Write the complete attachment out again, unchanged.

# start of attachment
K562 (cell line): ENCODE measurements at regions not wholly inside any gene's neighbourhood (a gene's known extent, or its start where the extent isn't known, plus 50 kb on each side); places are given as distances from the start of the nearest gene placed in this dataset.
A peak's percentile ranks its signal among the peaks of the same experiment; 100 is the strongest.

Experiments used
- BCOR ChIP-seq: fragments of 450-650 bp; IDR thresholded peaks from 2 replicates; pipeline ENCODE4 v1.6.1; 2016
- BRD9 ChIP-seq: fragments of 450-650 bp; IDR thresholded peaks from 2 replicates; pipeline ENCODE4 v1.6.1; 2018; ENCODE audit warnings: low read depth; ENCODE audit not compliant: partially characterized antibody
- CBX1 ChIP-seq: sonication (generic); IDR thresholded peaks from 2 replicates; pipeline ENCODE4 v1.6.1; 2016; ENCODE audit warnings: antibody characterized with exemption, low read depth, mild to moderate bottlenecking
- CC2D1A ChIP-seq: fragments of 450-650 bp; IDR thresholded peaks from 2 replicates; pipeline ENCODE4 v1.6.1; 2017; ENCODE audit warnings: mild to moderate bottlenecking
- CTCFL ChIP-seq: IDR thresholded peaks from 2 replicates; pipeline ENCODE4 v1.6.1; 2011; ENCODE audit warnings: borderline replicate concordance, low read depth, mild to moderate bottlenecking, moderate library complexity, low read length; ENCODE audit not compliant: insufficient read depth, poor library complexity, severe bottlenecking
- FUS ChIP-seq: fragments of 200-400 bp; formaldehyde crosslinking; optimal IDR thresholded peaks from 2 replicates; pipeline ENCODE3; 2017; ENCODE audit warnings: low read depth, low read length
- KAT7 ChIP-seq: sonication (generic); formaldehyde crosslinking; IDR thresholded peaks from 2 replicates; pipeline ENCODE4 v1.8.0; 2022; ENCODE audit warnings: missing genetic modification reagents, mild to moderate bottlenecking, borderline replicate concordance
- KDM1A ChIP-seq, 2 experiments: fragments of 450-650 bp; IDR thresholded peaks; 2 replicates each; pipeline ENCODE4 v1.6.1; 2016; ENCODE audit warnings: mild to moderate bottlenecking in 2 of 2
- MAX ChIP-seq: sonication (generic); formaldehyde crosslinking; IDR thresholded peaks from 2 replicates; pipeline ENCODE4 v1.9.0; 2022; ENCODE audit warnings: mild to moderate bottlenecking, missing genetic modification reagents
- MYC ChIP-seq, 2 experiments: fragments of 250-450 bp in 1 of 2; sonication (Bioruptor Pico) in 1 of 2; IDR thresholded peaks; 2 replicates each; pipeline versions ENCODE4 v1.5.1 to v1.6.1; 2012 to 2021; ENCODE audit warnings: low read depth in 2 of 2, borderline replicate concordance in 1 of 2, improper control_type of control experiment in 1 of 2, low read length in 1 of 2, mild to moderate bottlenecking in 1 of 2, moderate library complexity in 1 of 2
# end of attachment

K562 (cell line): ENCODE measurements at regions not wholly inside any gene's neighbourhood (a gene's known extent, or its start where the extent isn't known, plus 50 kb on each side); places are given as distances from the start of the nearest gene placed in this dataset.
A peak's percentile ranks its signal among the peaks of the same experiment; 100 is the strongest.

Experiments used
- BCOR ChIP-seq: fragments of 450-650 bp; IDR thresholded peaks from 2 replicates; pipeline ENCODE4 v1.6.1; 2016
- BRD9 ChIP-seq: fragments of 450-650 bp; IDR thresholded peaks from 2 replicates; pipeline ENCODE4 v1.6.1; 2018; ENCODE audit warnings: low read depth; ENCODE audit not compliant: partially characterized antibody
- CBX1 ChIP-seq: sonication (generic); IDR thresholded peaks from 2 replicates; pipeline ENCODE4 v1.6.1; 2016; ENCODE audit warnings: antibody characterized with exemption, low read depth, mild to moderate bottlenecking
- CC2D1A ChIP-seq: fragments of 450-650 bp; IDR thresholded peaks from 2 replicates; pipeline ENCODE4 v1.6.1; 2017; ENCODE audit warnings: mild to moderate bottlenecking
- CTCFL ChIP-seq: IDR thresholded peaks from 2 replicates; pipeline ENCODE4 v1.6.1; 2011; ENCODE audit warnings: borderline replicate concordance, low read depth, mild to moderate bottlenecking, moderate library complexity, low read length; ENCODE audit not compliant: insufficient read depth, poor library complexity, severe bottlenecking
- FUS ChIP-seq: fragments of 200-400 bp; formaldehyde crosslinking; optimal IDR thresholded peaks from 2 replicates; pipeline ENCODE3; 2017; ENCODE audit warnings: low read depth, low read length
- KAT7 ChIP-seq: sonication (generic); formaldehyde crosslinking; IDR thresholded peaks from 2 replicates; pipeline ENCODE4 v1.8.0; 2022; ENCODE audit warnings: missing genetic modification reagents, mild to moderate bottlenecking, borderline replicate concordance
- KDM1A ChIP-seq, 2 experiments: fragments of 450-650 bp; IDR thresholded peaks; 2 replicates each; pipeline ENCODE4 v1.6.1; 2016; ENCODE audit warnings: mild to moderate bottlenecking in 2 of 2
- MAX ChIP-seq: sonication (generic); formaldehyde crosslinking; IDR thresholded peaks from 2 replicates; pipeline ENCODE4 v1.9.0; 2022; ENCODE audit warnings: mild to moderate bottlenecking, missing genetic modification reagents
- MYC ChIP-seq, 2 experiments: fragments of 250-450 bp in 1 of 2; sonication (Bioruptor Pico) in 1 of 2; IDR thresholded peaks; 2 replicates each; pipeline versions ENCODE4 v1.5.1 to v1.6.1; 2012 to 2021; ENCODE audit warnings: low read depth in 2 of 2, borderline replicate concordance in 1 of 2, improper control_type of control experiment in 1 of 2, low read length in 1 of 2, mild to moderate bottlenecking in 1 of 2, moderate library complexity in 1 of 2